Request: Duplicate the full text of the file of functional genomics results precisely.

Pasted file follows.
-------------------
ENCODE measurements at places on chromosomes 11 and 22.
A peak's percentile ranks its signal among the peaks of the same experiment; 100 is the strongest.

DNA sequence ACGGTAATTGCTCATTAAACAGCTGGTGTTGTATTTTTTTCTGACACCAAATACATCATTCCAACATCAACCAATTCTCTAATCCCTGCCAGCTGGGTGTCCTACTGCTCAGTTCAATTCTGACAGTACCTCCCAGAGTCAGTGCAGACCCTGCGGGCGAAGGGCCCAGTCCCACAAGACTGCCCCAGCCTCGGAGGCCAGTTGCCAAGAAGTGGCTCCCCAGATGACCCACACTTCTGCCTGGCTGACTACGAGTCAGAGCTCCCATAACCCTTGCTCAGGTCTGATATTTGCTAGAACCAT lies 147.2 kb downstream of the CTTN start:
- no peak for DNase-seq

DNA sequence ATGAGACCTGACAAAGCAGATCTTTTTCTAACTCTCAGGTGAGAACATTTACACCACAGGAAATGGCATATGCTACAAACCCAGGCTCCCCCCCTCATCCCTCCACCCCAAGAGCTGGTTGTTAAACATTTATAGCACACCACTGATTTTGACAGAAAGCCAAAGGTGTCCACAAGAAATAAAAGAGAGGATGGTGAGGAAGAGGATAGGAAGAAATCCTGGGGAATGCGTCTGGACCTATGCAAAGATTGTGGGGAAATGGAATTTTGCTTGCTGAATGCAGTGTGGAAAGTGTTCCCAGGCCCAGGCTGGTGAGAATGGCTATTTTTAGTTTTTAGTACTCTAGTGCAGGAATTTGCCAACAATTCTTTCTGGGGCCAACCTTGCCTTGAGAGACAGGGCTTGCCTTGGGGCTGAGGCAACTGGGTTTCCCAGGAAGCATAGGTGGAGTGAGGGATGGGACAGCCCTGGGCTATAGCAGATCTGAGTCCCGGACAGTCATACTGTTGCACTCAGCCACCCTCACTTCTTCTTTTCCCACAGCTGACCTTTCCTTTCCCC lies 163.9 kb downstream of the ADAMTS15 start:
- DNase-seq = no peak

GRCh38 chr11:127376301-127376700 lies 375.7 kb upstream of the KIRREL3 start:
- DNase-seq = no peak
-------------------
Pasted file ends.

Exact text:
ENCODE measurements at places on chromosomes 11 and 22.
A peak's percentile ranks its signal among the peaks of the same experiment; 100 is the strongest.

DNA sequence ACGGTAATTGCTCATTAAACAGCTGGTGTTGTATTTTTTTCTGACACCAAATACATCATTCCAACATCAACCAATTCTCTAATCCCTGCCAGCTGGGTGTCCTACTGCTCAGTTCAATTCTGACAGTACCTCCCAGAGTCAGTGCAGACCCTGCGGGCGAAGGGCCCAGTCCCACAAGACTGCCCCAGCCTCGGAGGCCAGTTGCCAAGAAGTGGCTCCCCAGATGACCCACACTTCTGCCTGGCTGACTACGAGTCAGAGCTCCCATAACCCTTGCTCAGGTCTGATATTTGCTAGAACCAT lies 147.2 kb downstream of the CTTN start:
- no peak for DNase-seq

DNA sequence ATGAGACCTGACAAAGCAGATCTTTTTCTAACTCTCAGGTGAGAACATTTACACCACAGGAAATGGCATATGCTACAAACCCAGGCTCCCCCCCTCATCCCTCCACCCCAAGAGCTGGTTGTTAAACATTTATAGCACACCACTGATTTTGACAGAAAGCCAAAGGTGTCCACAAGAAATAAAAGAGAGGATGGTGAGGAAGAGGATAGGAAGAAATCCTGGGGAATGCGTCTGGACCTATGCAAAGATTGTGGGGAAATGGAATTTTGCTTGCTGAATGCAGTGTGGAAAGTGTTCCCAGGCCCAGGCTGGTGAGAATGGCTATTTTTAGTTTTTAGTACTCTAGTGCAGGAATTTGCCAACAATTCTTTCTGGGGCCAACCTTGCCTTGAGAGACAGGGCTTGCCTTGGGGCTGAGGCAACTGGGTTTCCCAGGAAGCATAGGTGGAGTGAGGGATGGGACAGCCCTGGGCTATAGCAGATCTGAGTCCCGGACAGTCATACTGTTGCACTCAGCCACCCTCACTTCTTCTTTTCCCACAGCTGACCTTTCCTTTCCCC lies 163.9 kb downstream of the ADAMTS15 start:
- DNase-seq = no peak

GRCh38 chr11:127376301-127376700 lies 375.7 kb upstream of the KIRREL3 start:
- DNase-seq = no peak